Beans over Sweet Potato

IMG_2811 (2)The Day 2 Lunch recipe I made from The 22-Day Revolution is called Spanish Beans over Sweet Potato. The ingredients are:

  • 1 sweet potato
  • 1 cup black beans
  • ½ small onion, chopped
  • 1 clove garlic, chopped
  • 1 ½ tbsp balsamic vinegar
  • 1 tsp cumin
  • ½ tsp oregano
  • dash salt & ground black pepper

I used oregano from my herb garden and garnished with tomato and avocado. There are no fancy foods here, just basic stuff. I loved this meal; it was easy to make and very satisfying. The recipe makes 2-3 servings.

We have a Contest Winner!

01edFirst of all, here are the herb names:

  1. Parsley (Curly Leaf)
  2. Sage
  3. Chives
  4. Mint
  5. Rosemary
  6. Basil
  7. Oregano
  8. Parsley (Flat Leaf)
  9. Dill

I must say I had great fun with the WHAT ARE THE 9 HERBS? contest. I’ve posted all the comments/entries on the original webpage post, so you can go back there to see what everyone said. I did receive additional entries via email…from the folks who covertly peruse social media sites but don’t dare make a comment online. You know who you are, you people that are in hiding out there! No one guessed all nine herbs correctly but a couple of people came very close so I am calling it a tie and am giving them both plant presents.

And the two winners are…. Ryan (@ryanelberson) and Julia (travellingbanana.com)! Ryan got the most right: 7 out of 9. Yay Ryan! He didn’t exactly follow directions; he posted the answers on Instagram rather than on the website, as requested, but that’s okay. Instagramers aren’t known for their propensity to follow directions, so he’s forgiven. Julia guessed 6 correctly. There were a number of other people who guessed 6 properly but she was the first. Julia’s originally from the UK and is currently residing in the same area code as me, so she gets her present hand-delivered if she wishes! Ryan, I’ll track down in Instagramland.

Thanks to everyone who entered and those of you who cheered the rest of us on.

© 2015 Beatriz Portela and gardeningB.com. Excerpts and links may be used and are encouraged, provided that full and clear credit is given to Beatriz Portela and gardeningB.com with appropriate and specific direction to the original content. Any other use and/or duplication of this written material & picture(s) is prohibited without written permission from Beatriz Portela.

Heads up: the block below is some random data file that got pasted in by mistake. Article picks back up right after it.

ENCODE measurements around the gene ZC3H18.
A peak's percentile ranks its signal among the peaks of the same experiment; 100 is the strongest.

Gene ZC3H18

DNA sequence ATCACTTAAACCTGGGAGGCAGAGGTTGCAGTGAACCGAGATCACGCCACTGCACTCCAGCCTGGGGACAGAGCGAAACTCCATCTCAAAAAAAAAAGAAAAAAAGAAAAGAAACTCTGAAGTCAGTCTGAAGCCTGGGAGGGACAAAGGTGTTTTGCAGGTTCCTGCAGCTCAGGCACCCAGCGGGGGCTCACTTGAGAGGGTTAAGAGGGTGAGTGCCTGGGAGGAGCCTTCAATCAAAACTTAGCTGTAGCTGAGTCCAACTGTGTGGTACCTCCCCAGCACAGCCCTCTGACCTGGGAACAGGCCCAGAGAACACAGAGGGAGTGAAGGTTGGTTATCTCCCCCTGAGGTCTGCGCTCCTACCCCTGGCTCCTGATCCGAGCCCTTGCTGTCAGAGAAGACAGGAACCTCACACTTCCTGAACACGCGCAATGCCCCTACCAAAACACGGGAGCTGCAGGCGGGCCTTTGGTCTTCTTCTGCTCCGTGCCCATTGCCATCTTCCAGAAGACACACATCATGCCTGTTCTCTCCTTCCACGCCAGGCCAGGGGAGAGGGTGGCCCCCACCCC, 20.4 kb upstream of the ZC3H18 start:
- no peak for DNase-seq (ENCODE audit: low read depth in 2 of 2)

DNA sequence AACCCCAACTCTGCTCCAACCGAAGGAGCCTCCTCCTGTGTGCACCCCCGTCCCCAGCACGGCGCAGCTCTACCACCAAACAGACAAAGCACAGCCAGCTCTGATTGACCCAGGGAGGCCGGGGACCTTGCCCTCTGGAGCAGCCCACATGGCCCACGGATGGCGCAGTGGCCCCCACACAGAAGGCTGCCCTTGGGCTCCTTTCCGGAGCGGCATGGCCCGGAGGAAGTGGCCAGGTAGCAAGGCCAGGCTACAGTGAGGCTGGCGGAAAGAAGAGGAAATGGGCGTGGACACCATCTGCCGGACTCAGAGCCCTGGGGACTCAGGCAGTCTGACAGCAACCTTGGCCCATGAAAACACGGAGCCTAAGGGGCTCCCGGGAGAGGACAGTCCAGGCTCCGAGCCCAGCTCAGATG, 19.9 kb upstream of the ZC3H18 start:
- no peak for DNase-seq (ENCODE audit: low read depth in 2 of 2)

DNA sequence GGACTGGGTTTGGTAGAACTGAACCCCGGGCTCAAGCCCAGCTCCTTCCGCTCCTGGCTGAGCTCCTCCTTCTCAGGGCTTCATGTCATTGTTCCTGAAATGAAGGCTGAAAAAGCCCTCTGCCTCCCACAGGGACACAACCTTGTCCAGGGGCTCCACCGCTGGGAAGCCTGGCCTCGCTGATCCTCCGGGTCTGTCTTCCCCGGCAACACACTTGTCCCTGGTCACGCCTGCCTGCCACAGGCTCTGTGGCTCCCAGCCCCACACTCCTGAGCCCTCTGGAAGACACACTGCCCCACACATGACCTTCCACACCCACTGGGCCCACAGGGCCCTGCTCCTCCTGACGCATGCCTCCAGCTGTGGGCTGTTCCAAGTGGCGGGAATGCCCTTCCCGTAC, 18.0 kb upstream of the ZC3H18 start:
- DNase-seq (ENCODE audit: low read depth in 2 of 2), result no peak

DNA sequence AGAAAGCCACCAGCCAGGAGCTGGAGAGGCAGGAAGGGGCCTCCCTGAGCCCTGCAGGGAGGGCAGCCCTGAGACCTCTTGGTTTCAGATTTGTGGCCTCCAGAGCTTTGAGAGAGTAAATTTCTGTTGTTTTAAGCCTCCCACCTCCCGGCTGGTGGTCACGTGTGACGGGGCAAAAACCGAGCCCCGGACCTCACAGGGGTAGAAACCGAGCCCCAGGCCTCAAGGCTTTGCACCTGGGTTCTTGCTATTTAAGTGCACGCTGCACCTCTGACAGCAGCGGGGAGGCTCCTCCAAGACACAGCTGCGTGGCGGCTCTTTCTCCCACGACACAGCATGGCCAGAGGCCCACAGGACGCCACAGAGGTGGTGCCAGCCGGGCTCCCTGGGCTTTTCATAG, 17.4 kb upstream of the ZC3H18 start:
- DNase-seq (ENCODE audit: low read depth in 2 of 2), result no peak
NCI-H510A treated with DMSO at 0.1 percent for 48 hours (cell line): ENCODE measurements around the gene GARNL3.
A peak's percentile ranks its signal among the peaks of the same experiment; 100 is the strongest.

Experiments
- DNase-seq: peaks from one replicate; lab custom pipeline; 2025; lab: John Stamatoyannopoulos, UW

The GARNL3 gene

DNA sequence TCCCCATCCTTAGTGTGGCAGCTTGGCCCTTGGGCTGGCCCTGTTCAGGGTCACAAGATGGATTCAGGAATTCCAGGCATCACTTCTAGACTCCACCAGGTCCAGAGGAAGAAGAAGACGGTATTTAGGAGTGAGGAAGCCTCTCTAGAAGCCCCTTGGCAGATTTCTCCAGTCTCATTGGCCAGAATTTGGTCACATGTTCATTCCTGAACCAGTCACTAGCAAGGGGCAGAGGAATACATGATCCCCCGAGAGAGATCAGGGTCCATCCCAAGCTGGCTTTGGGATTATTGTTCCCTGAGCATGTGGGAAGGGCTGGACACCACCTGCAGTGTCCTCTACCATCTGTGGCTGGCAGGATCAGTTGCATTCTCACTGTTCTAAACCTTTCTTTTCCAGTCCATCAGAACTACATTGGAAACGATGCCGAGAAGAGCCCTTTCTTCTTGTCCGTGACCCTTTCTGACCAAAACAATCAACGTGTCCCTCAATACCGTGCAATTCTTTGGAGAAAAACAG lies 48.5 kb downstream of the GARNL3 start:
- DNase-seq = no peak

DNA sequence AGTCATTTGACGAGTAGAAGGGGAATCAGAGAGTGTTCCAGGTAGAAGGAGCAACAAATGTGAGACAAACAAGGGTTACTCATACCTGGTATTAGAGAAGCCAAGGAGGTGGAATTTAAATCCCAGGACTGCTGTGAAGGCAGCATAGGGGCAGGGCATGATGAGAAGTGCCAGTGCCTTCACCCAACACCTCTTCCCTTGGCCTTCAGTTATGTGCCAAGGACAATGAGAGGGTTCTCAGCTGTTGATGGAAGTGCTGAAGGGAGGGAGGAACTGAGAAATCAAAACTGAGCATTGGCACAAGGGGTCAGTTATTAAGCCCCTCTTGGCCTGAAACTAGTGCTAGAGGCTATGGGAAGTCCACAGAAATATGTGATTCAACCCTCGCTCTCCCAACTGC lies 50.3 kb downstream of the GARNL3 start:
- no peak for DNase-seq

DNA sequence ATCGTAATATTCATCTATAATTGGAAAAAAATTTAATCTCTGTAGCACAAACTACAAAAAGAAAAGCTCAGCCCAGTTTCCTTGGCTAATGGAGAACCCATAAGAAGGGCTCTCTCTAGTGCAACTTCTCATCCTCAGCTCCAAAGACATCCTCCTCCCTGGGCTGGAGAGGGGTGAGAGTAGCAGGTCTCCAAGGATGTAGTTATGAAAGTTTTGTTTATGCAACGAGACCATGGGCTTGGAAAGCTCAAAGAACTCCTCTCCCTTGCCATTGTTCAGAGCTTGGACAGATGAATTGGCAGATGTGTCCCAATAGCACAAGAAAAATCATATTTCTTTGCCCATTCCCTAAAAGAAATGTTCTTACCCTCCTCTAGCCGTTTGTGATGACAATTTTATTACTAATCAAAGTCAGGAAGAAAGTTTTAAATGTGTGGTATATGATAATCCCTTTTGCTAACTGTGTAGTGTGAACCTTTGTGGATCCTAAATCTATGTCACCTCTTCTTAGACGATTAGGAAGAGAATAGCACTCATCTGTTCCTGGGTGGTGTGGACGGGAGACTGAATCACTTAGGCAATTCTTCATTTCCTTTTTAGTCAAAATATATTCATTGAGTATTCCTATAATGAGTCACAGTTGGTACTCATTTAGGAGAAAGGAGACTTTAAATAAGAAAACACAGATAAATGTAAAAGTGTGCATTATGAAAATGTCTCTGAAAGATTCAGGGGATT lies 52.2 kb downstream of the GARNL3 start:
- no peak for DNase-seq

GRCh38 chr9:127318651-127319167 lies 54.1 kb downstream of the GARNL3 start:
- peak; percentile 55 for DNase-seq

Sis’s Herb Garden

Sis's Herb Garden now
Sis’s Herb Garden now

I helped my sister plant her first little herb garden on a ledge in her back yard (in Maryland), two months ago. We stuck the little plastic tags that came with the tiny plants into the ground, along with the herbs, so she would remember which herb was which. She also put a wire barrier around the plants to protect them from foraging rabbits. Today the basil, parsley, oregano and rosemary are all thriving and are being used in recipes…including a mysterious biscuit recipe her husband used the parsley in, this morning.


© 2015 Beatriz Portela and gardeningB.com. Excerpts and links may be used and are encouraged, provided that full and clear credit is given to Beatriz Portela and gardeningB.com with appropriate and specific direction to the original content. Any other use and/or duplication of this written material & picture(s) is prohibited without written permission from Beatriz Portela.

Easy Herbs

IMG_0868a herbs“I want to grow something edible; will you help me?” my sister asked. “Sure, let’s plant some herbs. That is the easiest thing to start with. Which do you like to eat?” I said.  After discussing the different herbs, we settled on Sweet Basil, Parsley and Oregano; and off we went to buy some little plants at the local garden supply. We got back to her house with her new herbs and found the ideal spot to plant them: the corner ledge of her terraced yard. Here they will be out of the way of the lawn mower and next to some begonias she waters regularly. And in the raised bed, the herbs will be easy to harvest when they are ready. Since the herbs were grown in peat planters, all we had to do was dig holes in the ground sufficiently deep to accommodate the little planters, cut off the wrapping on the top of the containers, plop the planters in the holes, then pat the soil around them and cover with mulch. It rained that night, so the plants where thoroughly drenched. The next morning the herbs looked like they had already grown a little bit!

© 2015 Beatriz Portela and gardeningB.com. Excerpts and links may be used and are encouraged, provided that full and clear credit is given to Beatriz Portela and gardeningB.com with appropriate and specific direction to the original content. Any other use and/or duplication of this written material & picture(s) is prohibited without written permission from Beatriz Portela.